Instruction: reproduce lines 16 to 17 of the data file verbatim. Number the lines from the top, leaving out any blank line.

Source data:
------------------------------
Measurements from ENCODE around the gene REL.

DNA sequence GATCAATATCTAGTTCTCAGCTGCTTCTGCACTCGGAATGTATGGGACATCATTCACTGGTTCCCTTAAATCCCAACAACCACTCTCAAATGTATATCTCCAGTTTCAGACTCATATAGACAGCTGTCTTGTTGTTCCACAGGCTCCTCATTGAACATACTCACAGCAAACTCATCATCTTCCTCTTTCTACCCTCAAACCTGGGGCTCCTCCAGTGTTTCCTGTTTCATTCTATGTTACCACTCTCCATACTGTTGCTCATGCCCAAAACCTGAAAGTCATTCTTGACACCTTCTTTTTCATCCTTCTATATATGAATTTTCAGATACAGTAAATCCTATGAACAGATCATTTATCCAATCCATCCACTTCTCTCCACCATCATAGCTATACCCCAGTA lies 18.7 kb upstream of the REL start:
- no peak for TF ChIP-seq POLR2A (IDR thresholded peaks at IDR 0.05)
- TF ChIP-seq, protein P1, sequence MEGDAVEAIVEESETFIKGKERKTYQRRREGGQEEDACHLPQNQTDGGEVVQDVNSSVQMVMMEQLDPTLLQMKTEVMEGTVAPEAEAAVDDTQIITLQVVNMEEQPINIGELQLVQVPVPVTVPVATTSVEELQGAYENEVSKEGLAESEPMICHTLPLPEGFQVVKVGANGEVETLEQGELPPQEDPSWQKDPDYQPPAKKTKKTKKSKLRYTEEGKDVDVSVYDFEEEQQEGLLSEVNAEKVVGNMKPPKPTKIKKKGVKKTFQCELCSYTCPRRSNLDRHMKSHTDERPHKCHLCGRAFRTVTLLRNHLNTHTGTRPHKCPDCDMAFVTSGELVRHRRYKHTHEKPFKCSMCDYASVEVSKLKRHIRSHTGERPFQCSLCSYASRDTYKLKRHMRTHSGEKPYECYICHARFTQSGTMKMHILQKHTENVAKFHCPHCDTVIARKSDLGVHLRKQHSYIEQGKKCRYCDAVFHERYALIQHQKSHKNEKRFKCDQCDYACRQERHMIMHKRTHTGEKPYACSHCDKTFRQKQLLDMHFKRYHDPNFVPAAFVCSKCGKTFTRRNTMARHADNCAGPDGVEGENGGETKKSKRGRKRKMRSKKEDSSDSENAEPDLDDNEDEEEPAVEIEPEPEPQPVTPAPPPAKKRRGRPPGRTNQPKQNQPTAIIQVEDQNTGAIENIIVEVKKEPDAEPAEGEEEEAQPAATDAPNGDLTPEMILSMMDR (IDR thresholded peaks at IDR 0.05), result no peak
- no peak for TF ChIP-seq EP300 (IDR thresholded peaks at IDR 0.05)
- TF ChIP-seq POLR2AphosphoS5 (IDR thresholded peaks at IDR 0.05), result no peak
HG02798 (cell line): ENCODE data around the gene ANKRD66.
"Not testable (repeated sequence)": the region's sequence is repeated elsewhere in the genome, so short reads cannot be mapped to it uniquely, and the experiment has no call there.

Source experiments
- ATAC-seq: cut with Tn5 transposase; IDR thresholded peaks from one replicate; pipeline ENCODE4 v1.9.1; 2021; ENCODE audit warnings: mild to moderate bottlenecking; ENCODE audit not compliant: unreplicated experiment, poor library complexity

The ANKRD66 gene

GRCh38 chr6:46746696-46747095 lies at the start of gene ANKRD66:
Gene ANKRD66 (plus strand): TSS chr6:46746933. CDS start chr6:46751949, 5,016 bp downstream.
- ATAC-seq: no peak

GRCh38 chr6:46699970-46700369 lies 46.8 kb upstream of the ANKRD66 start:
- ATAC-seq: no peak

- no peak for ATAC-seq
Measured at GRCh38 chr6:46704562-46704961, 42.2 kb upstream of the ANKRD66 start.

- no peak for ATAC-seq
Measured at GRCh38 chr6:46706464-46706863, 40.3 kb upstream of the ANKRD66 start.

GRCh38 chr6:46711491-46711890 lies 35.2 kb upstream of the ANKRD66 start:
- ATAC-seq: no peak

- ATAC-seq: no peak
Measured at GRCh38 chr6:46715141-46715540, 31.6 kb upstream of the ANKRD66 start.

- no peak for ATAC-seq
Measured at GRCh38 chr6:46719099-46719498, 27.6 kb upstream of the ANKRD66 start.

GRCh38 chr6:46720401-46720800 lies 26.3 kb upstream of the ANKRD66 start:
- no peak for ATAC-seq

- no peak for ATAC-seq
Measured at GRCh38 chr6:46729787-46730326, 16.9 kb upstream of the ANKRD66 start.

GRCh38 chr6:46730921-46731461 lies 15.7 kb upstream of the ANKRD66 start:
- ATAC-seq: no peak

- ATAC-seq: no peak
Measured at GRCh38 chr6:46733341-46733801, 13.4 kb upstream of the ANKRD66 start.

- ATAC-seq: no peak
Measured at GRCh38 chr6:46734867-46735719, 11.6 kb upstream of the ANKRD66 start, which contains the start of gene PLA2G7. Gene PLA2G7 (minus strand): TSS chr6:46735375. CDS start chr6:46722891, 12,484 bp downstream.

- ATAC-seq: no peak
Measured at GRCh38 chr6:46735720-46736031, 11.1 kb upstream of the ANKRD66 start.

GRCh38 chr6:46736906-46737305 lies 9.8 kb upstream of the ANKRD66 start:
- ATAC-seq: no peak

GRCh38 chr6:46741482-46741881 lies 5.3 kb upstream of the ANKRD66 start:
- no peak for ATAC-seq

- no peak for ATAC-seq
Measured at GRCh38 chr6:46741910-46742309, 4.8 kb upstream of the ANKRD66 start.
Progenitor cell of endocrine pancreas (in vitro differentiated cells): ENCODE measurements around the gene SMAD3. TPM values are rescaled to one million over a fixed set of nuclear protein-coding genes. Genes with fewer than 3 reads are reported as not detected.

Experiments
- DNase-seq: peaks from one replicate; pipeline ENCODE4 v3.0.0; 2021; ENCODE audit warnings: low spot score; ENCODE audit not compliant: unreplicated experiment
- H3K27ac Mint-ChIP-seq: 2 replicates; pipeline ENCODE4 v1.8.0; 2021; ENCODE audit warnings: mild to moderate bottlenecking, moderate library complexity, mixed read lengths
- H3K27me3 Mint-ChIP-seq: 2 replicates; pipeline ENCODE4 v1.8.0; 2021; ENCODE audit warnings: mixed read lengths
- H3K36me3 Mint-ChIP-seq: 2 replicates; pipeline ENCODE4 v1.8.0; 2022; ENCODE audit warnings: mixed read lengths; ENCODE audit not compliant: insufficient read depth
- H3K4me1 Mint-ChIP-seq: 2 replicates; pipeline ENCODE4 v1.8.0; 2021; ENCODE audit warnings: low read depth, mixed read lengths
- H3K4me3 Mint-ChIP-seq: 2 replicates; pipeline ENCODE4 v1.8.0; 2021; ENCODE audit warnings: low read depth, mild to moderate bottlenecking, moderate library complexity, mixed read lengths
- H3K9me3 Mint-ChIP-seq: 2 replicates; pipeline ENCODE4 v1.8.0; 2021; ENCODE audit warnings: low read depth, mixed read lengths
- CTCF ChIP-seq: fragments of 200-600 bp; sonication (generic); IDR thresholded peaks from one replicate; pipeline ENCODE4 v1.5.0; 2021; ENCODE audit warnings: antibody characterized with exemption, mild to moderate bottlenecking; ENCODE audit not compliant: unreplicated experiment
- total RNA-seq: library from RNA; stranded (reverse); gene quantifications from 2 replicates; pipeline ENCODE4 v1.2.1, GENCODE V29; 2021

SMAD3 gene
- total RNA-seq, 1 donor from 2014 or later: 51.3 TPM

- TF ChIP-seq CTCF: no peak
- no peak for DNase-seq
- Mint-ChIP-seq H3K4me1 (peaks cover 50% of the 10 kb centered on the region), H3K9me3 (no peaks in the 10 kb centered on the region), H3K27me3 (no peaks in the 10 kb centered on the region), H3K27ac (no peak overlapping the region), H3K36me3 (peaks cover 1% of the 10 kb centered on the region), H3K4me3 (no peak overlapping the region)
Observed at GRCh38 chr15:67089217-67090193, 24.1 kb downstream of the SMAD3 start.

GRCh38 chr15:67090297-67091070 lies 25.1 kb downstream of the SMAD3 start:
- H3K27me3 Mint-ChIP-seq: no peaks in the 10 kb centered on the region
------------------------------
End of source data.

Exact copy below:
- ATAC-seq: no peak

- no peak for ATAC-seq